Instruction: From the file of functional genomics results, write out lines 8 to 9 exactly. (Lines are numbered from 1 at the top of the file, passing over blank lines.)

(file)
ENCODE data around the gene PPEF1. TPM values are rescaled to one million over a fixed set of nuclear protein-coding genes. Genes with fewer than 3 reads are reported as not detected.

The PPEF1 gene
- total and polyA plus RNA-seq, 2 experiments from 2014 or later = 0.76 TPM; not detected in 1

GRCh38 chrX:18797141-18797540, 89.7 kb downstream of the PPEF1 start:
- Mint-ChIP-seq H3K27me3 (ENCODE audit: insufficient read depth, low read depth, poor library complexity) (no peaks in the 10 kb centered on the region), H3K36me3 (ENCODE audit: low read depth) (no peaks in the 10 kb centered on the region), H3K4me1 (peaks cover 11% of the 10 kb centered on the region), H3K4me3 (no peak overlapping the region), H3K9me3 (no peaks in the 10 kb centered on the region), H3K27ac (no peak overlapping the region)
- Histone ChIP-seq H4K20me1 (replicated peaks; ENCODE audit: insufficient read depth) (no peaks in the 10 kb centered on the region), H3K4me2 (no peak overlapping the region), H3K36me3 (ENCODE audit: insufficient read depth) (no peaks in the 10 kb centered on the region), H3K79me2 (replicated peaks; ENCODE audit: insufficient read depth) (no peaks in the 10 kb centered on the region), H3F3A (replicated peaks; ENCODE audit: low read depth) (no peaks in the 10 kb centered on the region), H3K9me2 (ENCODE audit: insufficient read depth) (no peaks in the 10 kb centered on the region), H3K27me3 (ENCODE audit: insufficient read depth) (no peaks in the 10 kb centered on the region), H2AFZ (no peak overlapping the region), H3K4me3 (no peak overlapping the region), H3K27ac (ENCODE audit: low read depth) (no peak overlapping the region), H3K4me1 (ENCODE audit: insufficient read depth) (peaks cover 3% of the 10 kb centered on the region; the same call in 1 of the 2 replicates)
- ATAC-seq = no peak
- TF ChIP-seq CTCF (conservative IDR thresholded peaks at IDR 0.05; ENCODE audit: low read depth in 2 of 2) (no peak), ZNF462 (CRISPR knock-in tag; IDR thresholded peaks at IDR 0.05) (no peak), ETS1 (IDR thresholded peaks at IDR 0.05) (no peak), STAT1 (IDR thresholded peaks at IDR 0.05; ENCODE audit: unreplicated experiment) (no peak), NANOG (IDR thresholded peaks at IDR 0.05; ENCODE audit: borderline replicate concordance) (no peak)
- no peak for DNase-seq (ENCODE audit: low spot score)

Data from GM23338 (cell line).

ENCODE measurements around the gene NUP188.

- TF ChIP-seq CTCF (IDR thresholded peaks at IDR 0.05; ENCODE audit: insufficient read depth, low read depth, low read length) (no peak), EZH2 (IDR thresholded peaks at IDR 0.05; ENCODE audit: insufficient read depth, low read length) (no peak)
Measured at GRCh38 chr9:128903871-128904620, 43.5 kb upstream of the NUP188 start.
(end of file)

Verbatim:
- TF ChIP-seq CTCF (conservative IDR thresholded peaks at IDR 0.05; ENCODE audit: low read depth in 2 of 2) (no peak), ZNF462 (CRISPR knock-in tag; IDR thresholded peaks at IDR 0.05) (no peak), ETS1 (IDR thresholded peaks at IDR 0.05) (no peak), STAT1 (IDR thresholded peaks at IDR 0.05; ENCODE audit: unreplicated experiment) (no peak), NANOG (IDR thresholded peaks at IDR 0.05; ENCODE audit: borderline replicate concordance) (no peak)
- no peak for DNase-seq (ENCODE audit: low spot score)